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European Men Dying Prematurely from Smoking, Alcohol Use

Posted in Smoking

A new study from the European Union shows that men are twice as likely as women to die before the age of 65 due to drinking alcohol and smoking. The report found that every year, 630,000 men under the age of 65 die compared with 300,000 females in this age group across the European Union.

Study author Dr. Richard de Visser, of the University of Sussex, examined in particular the effects of alcohol, drug use, and sexual behavior on premature death. He found that 63 percent of men had smoked at some point in their lives compared to 45 percent of women. An estimated one in seven deaths in the EU can be attributed to smoking.

He also found that men are more likely to drink alcohol and use drugs than women. In 23 out of 31 countries, the male death rate from chronic liver disease is at least double that of women. Men also accounted for 82 percent of heroin overdose deaths.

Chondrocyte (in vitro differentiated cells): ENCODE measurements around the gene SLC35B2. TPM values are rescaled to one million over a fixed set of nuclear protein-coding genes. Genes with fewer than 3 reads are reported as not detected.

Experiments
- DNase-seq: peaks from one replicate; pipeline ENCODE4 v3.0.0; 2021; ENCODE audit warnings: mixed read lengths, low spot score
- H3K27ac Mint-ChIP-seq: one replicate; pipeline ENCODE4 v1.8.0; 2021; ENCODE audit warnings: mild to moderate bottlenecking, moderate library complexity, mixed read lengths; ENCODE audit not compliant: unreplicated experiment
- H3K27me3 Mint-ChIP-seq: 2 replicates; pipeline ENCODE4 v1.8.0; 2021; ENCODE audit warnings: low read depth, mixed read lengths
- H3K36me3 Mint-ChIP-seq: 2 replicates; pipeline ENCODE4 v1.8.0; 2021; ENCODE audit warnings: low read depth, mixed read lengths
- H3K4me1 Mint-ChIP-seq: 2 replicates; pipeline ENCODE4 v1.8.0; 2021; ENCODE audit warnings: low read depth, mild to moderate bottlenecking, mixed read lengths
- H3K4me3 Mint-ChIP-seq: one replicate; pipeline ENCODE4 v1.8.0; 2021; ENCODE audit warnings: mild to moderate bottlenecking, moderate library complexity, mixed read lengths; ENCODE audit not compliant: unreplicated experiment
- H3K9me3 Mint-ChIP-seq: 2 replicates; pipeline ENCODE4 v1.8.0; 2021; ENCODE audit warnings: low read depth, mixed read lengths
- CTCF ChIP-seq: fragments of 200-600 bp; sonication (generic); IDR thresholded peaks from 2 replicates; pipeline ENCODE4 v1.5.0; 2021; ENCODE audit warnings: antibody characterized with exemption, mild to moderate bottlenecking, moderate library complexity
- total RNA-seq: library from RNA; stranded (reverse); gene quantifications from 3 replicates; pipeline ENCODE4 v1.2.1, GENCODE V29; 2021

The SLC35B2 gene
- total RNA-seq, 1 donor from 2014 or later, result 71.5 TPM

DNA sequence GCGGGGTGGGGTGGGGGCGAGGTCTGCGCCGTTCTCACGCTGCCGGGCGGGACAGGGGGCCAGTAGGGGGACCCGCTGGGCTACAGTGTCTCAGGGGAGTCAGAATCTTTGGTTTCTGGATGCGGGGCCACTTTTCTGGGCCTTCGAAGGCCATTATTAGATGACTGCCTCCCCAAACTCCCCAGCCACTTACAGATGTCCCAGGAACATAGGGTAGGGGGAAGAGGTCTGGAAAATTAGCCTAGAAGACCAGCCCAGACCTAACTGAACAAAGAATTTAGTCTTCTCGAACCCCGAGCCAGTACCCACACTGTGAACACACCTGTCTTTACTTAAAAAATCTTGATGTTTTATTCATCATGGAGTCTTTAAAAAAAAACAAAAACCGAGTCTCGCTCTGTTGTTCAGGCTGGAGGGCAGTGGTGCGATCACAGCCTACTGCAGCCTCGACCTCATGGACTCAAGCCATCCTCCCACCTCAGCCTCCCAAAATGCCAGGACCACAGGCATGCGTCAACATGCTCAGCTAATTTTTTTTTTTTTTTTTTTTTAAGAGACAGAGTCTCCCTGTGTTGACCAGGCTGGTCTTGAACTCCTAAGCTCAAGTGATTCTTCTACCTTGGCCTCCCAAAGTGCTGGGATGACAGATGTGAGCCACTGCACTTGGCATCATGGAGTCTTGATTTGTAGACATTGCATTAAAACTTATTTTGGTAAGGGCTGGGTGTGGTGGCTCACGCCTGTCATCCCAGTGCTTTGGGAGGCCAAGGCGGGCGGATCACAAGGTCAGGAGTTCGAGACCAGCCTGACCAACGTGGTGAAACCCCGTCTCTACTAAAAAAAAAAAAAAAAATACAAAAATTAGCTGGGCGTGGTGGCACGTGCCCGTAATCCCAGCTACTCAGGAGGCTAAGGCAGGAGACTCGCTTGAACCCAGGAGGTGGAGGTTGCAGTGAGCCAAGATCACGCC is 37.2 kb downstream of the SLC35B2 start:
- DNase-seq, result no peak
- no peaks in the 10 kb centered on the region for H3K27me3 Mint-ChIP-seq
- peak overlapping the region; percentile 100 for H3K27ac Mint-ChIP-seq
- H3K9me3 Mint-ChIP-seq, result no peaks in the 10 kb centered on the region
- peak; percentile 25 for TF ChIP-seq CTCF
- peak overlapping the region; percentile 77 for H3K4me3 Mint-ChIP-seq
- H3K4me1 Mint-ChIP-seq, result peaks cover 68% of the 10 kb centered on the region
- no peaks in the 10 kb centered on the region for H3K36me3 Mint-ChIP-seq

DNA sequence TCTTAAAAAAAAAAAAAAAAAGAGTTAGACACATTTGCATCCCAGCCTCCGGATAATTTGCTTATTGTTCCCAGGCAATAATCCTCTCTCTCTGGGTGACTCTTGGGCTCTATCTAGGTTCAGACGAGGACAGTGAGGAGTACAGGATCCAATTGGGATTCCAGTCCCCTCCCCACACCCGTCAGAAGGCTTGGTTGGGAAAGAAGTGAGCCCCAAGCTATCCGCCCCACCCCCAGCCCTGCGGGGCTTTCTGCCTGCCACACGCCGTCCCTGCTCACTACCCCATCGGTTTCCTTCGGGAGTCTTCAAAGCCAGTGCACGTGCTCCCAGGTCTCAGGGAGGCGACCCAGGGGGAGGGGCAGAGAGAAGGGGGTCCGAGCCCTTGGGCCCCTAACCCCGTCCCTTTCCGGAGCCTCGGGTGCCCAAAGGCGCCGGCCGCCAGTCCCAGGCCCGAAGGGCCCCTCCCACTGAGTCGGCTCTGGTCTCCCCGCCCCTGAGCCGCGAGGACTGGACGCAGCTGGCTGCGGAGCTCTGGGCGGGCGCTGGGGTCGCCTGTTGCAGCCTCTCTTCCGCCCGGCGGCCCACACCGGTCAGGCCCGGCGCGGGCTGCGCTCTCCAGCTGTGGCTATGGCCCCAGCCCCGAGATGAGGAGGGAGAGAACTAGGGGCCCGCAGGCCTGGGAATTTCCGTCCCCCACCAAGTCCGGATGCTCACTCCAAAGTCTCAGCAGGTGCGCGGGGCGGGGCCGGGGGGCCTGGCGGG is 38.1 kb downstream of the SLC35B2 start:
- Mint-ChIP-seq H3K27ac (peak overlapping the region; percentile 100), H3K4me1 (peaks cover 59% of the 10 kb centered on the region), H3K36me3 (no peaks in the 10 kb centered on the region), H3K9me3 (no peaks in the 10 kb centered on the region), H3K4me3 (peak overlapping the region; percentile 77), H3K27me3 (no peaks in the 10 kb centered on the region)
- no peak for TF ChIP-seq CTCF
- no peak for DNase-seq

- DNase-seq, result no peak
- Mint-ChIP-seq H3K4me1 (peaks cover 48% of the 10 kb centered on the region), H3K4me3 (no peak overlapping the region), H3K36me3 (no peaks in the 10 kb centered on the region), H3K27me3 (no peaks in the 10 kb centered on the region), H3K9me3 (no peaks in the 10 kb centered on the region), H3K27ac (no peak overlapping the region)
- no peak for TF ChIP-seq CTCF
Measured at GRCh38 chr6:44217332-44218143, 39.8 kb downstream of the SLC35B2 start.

Dr. de Visser said that lifestyles are not simply individual choice, and that those in lower social-economic classes exercise less, eat in less healthy manners, and are more likely to abuse drugs and smoke. He added that there is a growing awareness of the need for lifestyle modification in early life among men who engage in risky health behaviors.

Lead author Alan White, a professor at Leeds Metropolitan University, said that the study provides the first clear picture of men’s health across the EU. Although there was a partial picture by country or disease area previously, this study brings everything together so that policy makers across Europe can see what they’re dealing with, he added.

The rates at which premature death in males occurs vary by country. For example, men in Iceland can expect to live to 80, while Latvian men have a life expectancy of 66 years.

Dr. Ian Banks, president of the European Men’s Health Forum, said that premature death among males undermines the economy, families, women’s health, and social security and health services. He added that to succeed economically, men of working age need to be in good health.

Source: Daily Mail UK, Men twice as likely as women to die before 65 because of smoking and alcohol abuse, June 21, 2011